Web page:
Look to Panhandle conservatives to defy Texas’ shift to the far right

Up in the Panhandle, where “conservative” still means “to conserve,” there’s a living memory of and responsibility toward pioneer ancestors who settled in what was still considered Comancheria and built communities in the midst of the Great Depression and Dust Bowl.

The region is a constellation of rural communities surrounding Amarillo. To borrow a geographic depiction from author S.C. Gwynne, it’s a dead-flat, high-altitude tableland that gradually slopes down to the turreted rock towers of the Caprock, which gate a politically fabled region.

Whatever political tides have flooded Texas, they’ve continually failed to rise much higher than the Caprock. Left to their own, to think and do on their own, frequent rebellions against various Texas establishments have emanated from the Panhandle. Defiance from the prairie has often proven to be a precursor of the state’s future course.

Back in the 1952 presidential election, the region signed up as Shivercrats, helping Democratic Gov. Allan Shivers win Texas for Republican Dwight Eisenhower.

Only 16 of 254 Texas counties backed Barry Goldwater over Lyndon Johnson in 1964 — eight of which were in the Panhandle. Goldwater begot Ronald Reagan, whose primary challenge to Gerald Ford the region backed in 1976.

Amarillo state Rep. John Smithee was sent to Austin in 1984 as one of only 55 GOP members. He’s now the second-longest-serving Republican in a Texas House with 95 GOP members.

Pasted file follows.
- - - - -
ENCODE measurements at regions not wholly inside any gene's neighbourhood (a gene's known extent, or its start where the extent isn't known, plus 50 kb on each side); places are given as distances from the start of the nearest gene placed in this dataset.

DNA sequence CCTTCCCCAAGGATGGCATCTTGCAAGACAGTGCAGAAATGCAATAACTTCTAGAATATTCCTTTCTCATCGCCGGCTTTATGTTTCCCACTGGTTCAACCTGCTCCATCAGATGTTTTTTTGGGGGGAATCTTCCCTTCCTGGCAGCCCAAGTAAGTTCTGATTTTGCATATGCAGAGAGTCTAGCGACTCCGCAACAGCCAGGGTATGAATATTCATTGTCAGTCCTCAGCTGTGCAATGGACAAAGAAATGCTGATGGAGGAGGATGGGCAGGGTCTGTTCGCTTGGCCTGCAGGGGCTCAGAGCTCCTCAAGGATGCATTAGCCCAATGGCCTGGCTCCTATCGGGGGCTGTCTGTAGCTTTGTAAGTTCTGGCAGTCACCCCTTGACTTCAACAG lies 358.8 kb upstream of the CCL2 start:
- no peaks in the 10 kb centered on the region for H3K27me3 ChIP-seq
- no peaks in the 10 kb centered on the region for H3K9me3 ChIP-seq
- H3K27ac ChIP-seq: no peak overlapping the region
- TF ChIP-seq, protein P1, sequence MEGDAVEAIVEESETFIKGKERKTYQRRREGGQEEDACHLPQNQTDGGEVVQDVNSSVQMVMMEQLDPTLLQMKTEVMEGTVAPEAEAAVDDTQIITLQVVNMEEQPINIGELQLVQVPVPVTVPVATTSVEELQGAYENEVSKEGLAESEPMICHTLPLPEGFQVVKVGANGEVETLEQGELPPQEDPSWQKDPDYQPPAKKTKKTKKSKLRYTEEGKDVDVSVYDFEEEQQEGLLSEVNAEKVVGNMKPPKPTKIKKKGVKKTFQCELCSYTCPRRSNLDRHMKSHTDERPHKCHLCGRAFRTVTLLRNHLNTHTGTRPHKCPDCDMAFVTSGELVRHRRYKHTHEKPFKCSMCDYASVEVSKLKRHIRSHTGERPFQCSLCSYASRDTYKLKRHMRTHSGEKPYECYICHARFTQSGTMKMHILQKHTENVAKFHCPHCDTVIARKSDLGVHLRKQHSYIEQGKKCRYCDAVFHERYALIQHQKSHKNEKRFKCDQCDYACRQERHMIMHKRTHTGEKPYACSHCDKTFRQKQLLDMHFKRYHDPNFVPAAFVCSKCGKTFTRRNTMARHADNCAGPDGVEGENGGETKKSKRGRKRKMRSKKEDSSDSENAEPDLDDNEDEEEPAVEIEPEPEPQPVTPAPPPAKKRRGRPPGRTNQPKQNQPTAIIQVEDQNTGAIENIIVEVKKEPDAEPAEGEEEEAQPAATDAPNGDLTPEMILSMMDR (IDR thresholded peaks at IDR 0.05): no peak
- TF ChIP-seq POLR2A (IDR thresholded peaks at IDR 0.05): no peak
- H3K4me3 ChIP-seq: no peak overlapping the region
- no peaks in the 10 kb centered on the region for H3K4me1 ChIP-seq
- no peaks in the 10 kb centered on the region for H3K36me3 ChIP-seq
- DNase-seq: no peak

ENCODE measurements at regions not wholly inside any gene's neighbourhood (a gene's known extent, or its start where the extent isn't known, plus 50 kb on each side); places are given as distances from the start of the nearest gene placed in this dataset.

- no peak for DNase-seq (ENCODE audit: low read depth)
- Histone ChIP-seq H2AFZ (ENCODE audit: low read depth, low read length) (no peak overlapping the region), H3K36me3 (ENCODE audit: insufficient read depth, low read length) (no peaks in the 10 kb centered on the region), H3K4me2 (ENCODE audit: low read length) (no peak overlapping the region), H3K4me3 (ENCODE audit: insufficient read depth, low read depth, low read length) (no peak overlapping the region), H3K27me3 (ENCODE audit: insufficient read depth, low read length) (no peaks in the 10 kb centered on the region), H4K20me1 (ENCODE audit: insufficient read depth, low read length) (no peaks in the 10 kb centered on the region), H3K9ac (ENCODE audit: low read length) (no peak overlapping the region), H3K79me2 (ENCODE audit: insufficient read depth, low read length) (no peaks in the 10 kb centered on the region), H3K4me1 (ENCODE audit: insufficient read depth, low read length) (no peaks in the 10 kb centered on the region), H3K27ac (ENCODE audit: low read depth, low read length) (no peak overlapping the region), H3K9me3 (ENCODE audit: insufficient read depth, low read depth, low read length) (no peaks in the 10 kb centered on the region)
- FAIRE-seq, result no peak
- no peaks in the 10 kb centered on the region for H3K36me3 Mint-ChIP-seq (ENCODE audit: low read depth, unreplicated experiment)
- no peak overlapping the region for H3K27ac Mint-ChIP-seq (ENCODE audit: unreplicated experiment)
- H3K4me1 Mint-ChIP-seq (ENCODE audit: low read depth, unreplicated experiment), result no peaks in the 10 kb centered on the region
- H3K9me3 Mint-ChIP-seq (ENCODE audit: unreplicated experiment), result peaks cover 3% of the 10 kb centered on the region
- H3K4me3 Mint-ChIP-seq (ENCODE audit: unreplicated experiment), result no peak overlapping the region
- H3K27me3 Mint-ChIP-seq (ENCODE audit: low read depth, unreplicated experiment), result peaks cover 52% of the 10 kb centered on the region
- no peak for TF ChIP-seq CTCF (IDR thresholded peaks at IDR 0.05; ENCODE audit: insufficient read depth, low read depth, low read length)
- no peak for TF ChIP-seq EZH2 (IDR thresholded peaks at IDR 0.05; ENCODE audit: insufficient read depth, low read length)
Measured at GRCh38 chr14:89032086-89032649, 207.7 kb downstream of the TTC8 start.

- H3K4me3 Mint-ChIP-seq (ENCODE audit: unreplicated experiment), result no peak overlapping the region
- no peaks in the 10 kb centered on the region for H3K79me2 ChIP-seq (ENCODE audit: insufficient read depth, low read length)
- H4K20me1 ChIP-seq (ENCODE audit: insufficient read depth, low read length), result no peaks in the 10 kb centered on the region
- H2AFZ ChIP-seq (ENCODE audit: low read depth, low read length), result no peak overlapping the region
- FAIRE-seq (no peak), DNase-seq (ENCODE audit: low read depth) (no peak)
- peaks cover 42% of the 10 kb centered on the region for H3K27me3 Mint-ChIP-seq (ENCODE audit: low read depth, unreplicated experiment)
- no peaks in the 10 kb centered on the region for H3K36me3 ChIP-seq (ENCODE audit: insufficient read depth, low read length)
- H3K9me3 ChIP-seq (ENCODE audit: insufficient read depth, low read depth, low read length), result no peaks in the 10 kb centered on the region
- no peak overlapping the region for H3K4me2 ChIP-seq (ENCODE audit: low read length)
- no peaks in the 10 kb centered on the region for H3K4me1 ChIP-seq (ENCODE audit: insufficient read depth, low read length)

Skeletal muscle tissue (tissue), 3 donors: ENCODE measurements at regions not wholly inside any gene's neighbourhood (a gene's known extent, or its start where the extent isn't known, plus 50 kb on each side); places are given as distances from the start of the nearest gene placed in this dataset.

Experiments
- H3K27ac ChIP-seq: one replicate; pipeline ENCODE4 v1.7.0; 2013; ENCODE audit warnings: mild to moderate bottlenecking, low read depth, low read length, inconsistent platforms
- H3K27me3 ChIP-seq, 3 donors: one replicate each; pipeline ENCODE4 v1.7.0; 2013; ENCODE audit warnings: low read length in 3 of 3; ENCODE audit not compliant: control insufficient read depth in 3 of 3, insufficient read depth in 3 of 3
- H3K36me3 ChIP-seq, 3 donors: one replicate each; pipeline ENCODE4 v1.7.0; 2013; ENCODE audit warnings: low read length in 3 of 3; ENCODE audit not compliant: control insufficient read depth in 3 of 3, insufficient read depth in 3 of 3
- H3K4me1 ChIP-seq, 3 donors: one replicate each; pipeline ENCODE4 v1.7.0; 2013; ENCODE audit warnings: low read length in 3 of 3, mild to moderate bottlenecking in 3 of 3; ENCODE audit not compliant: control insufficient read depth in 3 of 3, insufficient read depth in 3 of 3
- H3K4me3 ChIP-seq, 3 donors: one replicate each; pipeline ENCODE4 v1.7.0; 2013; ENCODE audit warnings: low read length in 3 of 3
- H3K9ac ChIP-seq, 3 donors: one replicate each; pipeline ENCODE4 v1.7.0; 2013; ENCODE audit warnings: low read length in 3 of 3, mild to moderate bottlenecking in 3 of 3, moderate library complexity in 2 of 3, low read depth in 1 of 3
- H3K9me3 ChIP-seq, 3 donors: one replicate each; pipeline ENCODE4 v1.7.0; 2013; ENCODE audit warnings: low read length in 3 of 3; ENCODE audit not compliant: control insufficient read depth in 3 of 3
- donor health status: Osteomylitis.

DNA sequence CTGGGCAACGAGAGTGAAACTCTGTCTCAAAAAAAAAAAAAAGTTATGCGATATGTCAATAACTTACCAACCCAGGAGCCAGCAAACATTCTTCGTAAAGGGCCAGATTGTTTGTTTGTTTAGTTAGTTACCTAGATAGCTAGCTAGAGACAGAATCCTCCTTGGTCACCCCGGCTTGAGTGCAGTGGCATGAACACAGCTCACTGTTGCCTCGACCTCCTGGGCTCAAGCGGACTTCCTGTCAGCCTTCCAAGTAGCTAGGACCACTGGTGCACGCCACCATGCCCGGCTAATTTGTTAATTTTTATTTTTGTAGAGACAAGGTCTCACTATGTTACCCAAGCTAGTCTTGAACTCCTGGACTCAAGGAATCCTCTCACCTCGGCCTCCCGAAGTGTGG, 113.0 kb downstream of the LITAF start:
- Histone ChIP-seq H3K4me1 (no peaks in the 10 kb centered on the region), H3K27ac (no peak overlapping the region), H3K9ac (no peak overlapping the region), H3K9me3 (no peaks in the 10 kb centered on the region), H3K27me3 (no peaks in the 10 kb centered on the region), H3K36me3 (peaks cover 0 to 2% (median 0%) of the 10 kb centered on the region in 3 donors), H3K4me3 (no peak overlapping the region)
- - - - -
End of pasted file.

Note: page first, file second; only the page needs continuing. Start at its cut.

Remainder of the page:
Like their predecessors, Panhandle state legislators vote their rural districts. But today they do so while maintaining passable status with a Republican Party of Texas that kowtows to suburban activists.

For voting their districts — for voting against school vouchers and Austin mandates that do little to lower local school property taxes — Panhandle lawmakers have been targeted by outside groups that recruit and fund primary opponents.

Groups like Empower Texans call themselves conservative; however, the lexical root of the term proves to be “con.” Empower isn’t interested in conserving much of anything, especially rural places and interests.

The Panhandle is virgin terrain for Empower. The furthest north they’ve gone was getting Lubbock state Sen. Charles Perry elected. But in recent weeks, the region’s been flooded with mailers and advertisements. Political machinery like the region has never seen.

Longtime Amarillo Globe-News columnist Jon Mark Beilue recently did what too few rural, midsize news organizations have done, until it was too late, when he explained Empower to his readers…


The Dallas Morning News column was written by Other Side’s Jay Leeson. The entire piece can be read here.

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